In the weeks leading up to May 25, 2018, when GDPR became enforceable, you probably noticed your inbox explode with emails from companies saying they were updating their privacy policies. This happened to me as a U.S. citizen, even though the GDPR only applies to EU citizens. Why? Because many companies saw this privacy overhaul as an opportunity to do the right thing and refine their privacy practices across the board, not just where it was required by GDPR.

While nobody likes being told what to do, privacy regulations like the CCPA, GDPR and others share a common purpose: to ensure that companies have responsible practices around privacy and aren’t abusing their customers’ data. If you step back and look at the requirements objectively, they just make good sense. Of course, your customers have the right to know if you’re collecting their data and whom you’re sharing it with. Of course, they should be able to ask you to stop sharing their data, and you should delete their data if they ask you to.

So to answer the question about privacy being just a trend, I believe it’s here to stay and for good reasons. In fact, I predict that consumers will begin to expect, even demand, transparent privacy disclosures, setting a new standard for the companies they do business with. If this is the case, those companies that fail to achieve that standard will fall out of favor with their customers, not to mention being in violation of regulations.

 

Implement Privacy Best Practices with Identity
Even if you’re still not psyched about all of the privacy regulations, compliance isn’t that hard.  Because the regulations all espouse similar approaches based on best practices, you can make the necessary changes once and be fairly assured of compliance should a new regulation emerge. And when you build your privacy practices on a foundation of identity, you’ll be well-positioned for whatever the regulatory bodies might bring.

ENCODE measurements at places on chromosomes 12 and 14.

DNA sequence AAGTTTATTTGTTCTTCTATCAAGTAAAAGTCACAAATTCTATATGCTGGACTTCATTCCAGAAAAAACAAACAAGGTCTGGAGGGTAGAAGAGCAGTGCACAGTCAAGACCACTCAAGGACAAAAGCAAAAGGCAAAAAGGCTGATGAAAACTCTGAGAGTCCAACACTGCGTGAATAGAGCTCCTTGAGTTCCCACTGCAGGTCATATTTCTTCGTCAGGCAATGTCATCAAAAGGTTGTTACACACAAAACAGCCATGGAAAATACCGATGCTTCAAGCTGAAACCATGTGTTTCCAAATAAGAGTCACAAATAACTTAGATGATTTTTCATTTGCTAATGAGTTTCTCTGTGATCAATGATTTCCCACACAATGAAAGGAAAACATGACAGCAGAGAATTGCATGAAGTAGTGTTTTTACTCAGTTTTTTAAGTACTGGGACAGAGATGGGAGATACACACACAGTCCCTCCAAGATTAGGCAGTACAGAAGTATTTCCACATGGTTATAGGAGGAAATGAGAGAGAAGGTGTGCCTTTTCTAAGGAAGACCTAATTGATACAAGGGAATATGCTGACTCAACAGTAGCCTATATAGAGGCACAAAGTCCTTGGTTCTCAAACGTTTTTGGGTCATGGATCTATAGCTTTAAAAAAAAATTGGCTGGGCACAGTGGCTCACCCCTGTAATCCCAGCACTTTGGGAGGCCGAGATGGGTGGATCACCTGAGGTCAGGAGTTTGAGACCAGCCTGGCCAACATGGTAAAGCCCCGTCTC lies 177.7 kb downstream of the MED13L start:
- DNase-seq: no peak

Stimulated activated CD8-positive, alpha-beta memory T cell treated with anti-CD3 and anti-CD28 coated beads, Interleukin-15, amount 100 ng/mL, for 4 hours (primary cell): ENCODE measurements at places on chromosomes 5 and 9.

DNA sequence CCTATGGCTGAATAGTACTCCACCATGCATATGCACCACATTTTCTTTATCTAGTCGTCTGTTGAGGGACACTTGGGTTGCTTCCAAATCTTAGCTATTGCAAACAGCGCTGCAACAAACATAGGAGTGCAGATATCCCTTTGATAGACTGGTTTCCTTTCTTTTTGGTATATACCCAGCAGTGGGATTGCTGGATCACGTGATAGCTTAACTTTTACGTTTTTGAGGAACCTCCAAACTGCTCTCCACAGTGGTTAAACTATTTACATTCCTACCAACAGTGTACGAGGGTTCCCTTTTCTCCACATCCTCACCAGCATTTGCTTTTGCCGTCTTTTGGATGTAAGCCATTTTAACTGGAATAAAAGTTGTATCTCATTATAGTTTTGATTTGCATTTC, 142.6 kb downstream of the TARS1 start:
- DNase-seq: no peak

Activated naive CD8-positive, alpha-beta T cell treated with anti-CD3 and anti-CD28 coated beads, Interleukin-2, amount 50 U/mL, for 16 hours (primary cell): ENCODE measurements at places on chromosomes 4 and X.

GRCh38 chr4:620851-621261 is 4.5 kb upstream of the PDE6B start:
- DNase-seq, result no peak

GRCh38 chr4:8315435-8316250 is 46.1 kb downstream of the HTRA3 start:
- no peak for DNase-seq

Because customer data IS identity data, there are several identity-centric capabilities—usually delivered through customer identity and access management (CIAM) solutions—that will provide the solid privacy foundation you need. Here are the best practices and capabilities you’ll want to prioritize.

 

Enforce consent, don’t just collect it
To achieve a good privacy experience, and one that many regulations require, you must do more than just update your privacy policies to disclose how you use and share customer data. Instead, you must be able to centrally enforce consent. For example, if a customer doesn’t want you to share data with your loyalty rewards program partner, your position can’t be, “Sorry, but we told you that we’d share that data in our privacy policy, and you have to agree to it to do business with our brand.” Instead, you should provide customers transparency about who you’re sharing their data with and the ability to revoke consent for any specific use case, as spelled out in Section 1798.120 of the CCPA.

Enforcing consent in this way requires a data access governance solution. Some CIAM vendors can ensure that you’ve agreed to a privacy policy, but will do nothing to actually ensure that the privacy policy is enforced, much less allow customers to directly control their data sharing preferences. With no data access governance policies to centrally enforce compliance, you’ll have to ensure each individual app is collecting and treating data in a compliant manner. At best, this is a huge headache, at worst, it’s insurmountable.